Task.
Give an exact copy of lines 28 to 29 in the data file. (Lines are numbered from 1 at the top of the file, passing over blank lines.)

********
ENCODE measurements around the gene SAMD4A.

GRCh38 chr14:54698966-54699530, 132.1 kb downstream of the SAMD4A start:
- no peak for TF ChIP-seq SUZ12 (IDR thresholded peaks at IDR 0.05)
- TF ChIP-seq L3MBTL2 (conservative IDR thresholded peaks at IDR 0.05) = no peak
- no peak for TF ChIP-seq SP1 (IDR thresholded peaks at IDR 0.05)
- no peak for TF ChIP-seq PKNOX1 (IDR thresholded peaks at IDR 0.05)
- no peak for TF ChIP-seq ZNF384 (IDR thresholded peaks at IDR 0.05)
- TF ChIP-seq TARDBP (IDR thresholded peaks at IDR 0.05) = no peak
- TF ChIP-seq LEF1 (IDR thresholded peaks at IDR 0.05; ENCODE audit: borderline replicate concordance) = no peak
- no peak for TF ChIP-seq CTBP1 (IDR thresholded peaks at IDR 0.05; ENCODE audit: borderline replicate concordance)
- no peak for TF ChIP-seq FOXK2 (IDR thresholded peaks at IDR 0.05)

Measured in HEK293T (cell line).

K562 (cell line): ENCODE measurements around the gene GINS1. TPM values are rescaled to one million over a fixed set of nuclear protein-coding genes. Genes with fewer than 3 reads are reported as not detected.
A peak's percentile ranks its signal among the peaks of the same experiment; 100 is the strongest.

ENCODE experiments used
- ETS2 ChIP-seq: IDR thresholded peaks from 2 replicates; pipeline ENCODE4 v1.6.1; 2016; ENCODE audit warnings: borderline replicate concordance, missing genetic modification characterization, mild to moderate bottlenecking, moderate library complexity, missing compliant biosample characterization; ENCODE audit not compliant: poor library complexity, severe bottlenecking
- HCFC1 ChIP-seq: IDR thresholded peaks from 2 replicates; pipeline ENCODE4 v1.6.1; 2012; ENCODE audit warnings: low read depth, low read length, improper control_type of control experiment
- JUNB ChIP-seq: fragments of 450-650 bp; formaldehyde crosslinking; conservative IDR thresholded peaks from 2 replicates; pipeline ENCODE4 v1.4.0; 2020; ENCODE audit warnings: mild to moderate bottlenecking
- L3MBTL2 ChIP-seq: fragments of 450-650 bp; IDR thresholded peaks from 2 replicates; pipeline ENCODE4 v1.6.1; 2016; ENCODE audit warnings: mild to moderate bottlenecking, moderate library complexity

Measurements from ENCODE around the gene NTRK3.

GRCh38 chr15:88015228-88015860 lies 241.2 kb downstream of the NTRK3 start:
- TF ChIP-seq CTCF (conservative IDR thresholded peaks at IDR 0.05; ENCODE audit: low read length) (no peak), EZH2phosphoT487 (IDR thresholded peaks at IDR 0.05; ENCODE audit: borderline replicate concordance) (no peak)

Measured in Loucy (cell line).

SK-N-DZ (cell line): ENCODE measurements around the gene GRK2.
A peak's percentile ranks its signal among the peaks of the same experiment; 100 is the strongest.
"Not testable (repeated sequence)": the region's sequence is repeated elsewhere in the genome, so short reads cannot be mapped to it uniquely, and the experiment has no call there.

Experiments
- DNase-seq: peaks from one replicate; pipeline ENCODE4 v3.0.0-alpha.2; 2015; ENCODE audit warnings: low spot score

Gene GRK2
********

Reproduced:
- DNase-seq: peaks from one replicate; pipeline ENCODE4 v3.0.0-alpha.2; 2015; ENCODE audit warnings: low spot score

Gene GRK2